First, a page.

Shawmut did not attempt to have IT resources automate the file synchronization task, but other companies have—normally with unsatisfactory results. Getting bi- or multi-directional file synchronization to work well is not a trivial endeavor. Indeed, successfully navigating the different “file logistics” of multiple incompatible storage systems can become a Tower of Babel that is fraught with potential peril. Making a mistake when comparing just one of the file’s properties involving the last accessed/modified date, user/group access permissions or locking can result in a file becoming corrupt or over-written by an older version. And if the custom integration application lacks robust error detection and reporting (something that is deceptively difficult), the mistake will remain undetected—until a user complains.
For a one-time migration or a one-way backup, a custom integration effort, consisting of a combination of manual and automated procedures, may work well enough. This is especially true if the differences among the storage systems involved are relatively minor and manageable.
But in most cases, the answer to the question asked in the title is: Yes, it will take an army to successfully and securely synchronize files in a hybrid storage environment. Fortunately, there are three alternatives to custom integration.
Using familiar, proven and low-tech “brute force” bulk copy commands, such as xcopy in Windows/DOS and rsync in Linux, is certainly simple and, therefore, might seem to be fairly foolproof. Applications like the File Explorer in Windows and the file management applications offered with most EFSS services also provide bulk file and folder copying capabilities.
For brute force bulk copy to work well, though, the storage systems involved either need to be compatible or must be made interoperable at their “lowest common denominator.” For example, more lenient file naming conventions and more generous file size capabilities might need to be abandoned in order to accommodate the most restrictive storage system, but doing so will minimize the complexity involved. Unless all systems can be made fully interoperable, however, challenges are certain to remain, especially involving file locking and security context via properties like user and group permissions for read/write/delete access.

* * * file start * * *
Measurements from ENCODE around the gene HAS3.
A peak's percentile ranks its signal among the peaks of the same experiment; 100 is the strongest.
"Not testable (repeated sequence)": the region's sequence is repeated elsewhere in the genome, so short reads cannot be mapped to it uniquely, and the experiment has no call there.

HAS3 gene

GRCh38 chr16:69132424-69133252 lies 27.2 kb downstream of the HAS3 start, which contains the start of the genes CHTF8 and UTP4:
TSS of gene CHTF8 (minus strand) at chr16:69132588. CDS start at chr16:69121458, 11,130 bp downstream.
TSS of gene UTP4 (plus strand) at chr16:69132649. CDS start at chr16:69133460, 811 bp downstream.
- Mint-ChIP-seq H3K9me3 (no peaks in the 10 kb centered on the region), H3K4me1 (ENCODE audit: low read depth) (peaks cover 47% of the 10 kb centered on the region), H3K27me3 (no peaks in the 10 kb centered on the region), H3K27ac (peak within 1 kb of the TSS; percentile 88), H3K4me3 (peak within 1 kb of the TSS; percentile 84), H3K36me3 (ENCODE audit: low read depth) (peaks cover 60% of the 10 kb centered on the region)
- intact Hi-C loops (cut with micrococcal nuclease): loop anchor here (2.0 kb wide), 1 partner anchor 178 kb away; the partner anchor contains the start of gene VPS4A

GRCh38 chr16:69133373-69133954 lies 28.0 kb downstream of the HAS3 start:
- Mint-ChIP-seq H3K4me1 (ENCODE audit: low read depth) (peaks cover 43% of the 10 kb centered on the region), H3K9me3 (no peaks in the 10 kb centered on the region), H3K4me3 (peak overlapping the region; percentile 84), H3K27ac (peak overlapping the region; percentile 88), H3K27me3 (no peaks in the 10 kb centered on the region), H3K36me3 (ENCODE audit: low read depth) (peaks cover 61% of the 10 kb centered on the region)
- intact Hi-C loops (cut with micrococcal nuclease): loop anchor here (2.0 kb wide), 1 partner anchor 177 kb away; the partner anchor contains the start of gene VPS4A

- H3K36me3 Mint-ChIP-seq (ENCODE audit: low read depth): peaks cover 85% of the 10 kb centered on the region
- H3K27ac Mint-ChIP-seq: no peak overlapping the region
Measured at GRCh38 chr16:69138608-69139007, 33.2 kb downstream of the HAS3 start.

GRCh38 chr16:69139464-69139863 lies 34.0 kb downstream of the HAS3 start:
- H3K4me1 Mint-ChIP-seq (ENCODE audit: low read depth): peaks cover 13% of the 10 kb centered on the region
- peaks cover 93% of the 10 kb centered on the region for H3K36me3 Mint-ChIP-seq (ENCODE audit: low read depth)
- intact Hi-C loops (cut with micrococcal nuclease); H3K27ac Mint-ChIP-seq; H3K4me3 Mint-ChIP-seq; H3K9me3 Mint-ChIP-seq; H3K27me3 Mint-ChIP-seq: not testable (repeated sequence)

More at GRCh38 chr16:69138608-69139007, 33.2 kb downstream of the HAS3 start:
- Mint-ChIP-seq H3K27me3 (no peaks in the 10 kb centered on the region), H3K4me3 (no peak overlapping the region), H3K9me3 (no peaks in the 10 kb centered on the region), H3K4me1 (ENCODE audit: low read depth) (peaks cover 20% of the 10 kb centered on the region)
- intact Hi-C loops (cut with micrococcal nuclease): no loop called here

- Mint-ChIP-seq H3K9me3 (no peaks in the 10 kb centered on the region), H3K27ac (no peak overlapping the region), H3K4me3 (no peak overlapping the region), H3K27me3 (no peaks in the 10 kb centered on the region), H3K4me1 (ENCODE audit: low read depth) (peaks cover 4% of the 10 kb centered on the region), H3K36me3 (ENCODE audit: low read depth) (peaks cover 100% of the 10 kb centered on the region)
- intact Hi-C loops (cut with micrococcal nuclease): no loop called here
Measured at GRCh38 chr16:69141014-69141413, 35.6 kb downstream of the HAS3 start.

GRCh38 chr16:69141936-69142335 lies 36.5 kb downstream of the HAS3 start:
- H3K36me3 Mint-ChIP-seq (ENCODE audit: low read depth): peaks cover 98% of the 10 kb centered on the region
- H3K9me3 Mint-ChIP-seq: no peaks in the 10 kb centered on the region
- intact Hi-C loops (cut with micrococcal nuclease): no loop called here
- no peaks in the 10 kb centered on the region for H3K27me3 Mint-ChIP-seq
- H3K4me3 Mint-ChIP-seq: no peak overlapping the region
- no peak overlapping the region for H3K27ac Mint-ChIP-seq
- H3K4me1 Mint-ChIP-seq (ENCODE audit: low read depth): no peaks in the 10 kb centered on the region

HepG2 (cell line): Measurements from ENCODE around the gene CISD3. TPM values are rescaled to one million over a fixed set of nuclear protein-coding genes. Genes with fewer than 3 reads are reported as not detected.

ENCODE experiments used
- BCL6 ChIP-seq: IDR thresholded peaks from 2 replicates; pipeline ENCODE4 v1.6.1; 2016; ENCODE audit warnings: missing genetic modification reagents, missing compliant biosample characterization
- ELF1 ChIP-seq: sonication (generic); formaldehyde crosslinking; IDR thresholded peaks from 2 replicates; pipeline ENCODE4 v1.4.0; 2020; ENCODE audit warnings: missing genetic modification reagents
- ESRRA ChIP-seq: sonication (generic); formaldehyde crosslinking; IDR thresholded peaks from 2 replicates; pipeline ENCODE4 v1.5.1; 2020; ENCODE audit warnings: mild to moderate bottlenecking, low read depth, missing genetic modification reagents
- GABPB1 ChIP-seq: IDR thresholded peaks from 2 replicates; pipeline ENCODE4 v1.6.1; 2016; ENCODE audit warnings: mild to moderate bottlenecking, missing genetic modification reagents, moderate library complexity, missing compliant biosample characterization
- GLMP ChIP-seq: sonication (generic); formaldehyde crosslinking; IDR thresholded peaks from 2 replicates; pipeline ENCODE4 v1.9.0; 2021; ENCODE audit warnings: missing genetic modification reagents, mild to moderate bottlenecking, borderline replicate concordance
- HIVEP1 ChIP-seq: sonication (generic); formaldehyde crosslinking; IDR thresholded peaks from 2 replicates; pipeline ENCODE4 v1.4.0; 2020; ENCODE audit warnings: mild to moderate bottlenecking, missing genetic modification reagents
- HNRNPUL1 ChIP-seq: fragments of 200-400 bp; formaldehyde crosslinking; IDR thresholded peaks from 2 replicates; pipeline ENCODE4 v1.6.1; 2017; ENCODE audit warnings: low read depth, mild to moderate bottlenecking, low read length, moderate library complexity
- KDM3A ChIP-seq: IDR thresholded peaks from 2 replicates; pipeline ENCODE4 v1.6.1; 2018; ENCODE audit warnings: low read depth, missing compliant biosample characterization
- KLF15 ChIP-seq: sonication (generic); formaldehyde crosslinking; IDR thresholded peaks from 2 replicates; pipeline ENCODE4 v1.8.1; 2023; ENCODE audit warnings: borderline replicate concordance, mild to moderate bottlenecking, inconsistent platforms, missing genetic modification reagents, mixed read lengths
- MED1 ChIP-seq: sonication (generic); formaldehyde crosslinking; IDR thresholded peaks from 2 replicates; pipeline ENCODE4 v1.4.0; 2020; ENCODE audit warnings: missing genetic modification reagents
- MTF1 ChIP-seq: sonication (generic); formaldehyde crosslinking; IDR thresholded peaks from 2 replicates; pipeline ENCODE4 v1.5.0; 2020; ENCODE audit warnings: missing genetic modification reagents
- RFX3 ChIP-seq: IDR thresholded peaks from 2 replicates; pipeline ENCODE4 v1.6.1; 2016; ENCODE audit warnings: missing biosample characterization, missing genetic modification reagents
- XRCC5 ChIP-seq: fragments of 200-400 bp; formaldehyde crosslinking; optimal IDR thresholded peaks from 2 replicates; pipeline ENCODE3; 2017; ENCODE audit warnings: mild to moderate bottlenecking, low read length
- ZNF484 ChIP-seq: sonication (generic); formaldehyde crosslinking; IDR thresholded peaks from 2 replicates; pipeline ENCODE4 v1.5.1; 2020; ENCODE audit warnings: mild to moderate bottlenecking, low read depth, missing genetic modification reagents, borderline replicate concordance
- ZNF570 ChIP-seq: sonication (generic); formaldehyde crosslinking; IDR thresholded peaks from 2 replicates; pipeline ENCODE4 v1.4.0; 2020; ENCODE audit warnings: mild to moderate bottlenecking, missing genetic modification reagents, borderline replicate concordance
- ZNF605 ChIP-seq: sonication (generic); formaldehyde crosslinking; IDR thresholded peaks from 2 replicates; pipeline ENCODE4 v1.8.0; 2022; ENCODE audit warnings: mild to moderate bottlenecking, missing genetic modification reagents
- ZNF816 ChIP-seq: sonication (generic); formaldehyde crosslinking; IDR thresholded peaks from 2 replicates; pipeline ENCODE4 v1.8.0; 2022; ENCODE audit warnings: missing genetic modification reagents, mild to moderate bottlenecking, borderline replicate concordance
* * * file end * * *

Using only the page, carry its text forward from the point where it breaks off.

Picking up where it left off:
As with custom integration, rudimentary copy can work well for a one-time migration or as a one-way backup solution. But because basic bulk copy commands and utilities lack robust file comparison capabilities, this approach is risky as a file synchronization solution in a hybrid storage environment.
Various forms of import services are available with virtually all EFSS platforms. Each has its own file management application with an online file import function, and some providers recommend using a physical disk drive when importing more than 100GB of data.
While these online applications and services shift responsibility to the EFSS provider, they can suffer from the same potential complexities and/or limitations such as lost permission models and structures, user-defined metadata, file ownership, and versions as encountered in custom integrations and rudimentary copy mechanisms. So if the import service fails to adequately accommodate the underlying file property differences between or among the different storage systems, the results are destined to be less than satisfactory. And it is for this reason that EFSS providers—just like a growing number of enterprise IT departments—are starting to use purpose-built third-party file migration and synchronization tools.
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